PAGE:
Countdown To Mass Eff3ct, pt 11: Paragading; A New View Of Mass Effect's Morality System - lmvalle Blog - www.GameInformer.com
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Countdown To Mass Eff3ct, pt 11: Paragading; A New View Of Mass Effect's Morality System

 

Folks, humanity has been counting down the days, and we've finally reached that inevitable moment: the Reapers are on the horizon, and will invade the planet Earth this March. Mass Effect 3 will be upon us, and all of the galaxy's Shepards - both male and female- will begin their journey to conclude the current gen's most definitive RPG franchise. This blog series will pay tribute to the franchise as we brace ourselves for the upcoming finale by chronicling my own journey and experiences with the Mass Effect series. We'll continue this series with a look at my own personal opinions of Mass Effect's latest morality system. DUE TO THE NATURE OF THE REVIEW, SPOILERS MAY BE PRESENT.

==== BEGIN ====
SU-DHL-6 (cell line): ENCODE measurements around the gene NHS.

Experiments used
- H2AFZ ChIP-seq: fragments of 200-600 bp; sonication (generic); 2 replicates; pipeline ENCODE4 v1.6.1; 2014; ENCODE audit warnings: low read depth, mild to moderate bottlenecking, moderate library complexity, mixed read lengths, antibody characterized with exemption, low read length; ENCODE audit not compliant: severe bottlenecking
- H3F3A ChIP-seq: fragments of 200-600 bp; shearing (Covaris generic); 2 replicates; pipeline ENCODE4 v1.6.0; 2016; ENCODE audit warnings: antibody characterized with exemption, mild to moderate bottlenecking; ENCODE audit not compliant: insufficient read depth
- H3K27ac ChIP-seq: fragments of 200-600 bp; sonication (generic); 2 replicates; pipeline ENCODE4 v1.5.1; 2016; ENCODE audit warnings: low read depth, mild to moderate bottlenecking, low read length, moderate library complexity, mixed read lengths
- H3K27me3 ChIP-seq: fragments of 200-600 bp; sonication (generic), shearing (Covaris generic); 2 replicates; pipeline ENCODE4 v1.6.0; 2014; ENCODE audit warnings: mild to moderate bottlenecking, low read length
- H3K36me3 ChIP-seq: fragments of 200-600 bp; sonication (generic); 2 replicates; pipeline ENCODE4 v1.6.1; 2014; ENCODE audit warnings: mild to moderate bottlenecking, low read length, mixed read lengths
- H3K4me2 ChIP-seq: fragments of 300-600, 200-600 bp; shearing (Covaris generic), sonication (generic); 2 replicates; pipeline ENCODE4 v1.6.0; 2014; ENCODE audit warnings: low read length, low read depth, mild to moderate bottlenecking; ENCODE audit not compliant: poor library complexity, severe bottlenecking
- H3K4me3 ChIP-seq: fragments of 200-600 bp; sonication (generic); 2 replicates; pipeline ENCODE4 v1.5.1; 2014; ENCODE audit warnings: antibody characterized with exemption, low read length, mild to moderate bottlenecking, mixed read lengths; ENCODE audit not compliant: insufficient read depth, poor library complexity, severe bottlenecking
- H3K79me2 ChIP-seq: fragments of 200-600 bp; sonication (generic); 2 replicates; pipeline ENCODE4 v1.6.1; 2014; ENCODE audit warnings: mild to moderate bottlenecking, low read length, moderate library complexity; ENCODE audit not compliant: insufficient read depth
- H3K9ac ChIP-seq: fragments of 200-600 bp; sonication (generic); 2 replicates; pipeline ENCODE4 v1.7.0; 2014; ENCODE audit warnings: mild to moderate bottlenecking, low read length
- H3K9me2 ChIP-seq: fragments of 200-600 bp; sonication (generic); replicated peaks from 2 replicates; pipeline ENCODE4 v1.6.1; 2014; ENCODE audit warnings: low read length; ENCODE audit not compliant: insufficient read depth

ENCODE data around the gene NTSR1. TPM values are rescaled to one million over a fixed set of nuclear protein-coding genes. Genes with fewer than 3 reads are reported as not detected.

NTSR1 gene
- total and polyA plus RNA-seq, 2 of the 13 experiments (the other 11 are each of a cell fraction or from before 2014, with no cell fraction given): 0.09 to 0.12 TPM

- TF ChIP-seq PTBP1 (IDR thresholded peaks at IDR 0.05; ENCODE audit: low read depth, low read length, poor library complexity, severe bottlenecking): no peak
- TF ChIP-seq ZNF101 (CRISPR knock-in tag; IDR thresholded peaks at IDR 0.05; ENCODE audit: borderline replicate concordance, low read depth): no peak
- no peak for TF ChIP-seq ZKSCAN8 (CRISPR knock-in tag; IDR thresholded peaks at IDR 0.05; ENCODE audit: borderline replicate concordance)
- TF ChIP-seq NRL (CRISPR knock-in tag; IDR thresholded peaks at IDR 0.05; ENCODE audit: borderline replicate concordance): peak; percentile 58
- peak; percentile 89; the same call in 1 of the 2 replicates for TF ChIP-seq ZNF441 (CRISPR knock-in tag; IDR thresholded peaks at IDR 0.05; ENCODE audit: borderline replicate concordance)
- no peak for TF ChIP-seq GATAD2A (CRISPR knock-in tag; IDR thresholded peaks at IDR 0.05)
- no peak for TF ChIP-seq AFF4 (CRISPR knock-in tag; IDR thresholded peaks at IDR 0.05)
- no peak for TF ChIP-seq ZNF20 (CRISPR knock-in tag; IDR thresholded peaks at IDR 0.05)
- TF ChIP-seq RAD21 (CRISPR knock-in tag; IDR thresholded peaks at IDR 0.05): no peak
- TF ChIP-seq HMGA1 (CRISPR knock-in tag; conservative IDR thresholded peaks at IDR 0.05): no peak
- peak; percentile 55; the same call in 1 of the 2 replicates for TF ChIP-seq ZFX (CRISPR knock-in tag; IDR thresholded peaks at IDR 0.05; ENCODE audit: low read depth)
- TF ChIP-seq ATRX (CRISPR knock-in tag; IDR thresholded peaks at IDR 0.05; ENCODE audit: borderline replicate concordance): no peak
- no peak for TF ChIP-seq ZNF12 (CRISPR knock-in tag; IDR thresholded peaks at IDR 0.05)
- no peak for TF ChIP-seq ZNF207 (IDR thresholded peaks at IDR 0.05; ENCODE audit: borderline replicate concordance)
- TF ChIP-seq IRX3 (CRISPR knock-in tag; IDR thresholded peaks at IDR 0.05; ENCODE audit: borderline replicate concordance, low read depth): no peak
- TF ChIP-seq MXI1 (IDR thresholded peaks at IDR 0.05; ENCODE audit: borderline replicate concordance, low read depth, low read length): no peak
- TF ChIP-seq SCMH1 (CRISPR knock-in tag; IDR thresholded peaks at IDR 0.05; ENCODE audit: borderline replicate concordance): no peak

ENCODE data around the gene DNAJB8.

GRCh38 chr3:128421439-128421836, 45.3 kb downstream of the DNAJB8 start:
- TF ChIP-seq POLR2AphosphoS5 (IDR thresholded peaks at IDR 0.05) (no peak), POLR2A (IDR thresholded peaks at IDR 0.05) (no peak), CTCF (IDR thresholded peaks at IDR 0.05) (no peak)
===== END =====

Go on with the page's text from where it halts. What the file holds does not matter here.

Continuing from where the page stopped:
So you guys should remember the last segment in my blog series. I began a discussion on some of the toughest choices I've had to make as a Renegade. Of course however, these choices weren't simply tough because of their nature, so much as tough because they contradicted what a typical Renegade was. Let me start by saying that I have multiple profiles where I play as a Renegade, in addition to profiles as a Paragon. While it's nice to try to follow a strict alignment path, I've found it pretty confining and ultimately unrealistic. This isn't to say that I haven't admired what the Mass Effect franchise has done in terms of dealing with moral and ethical issues.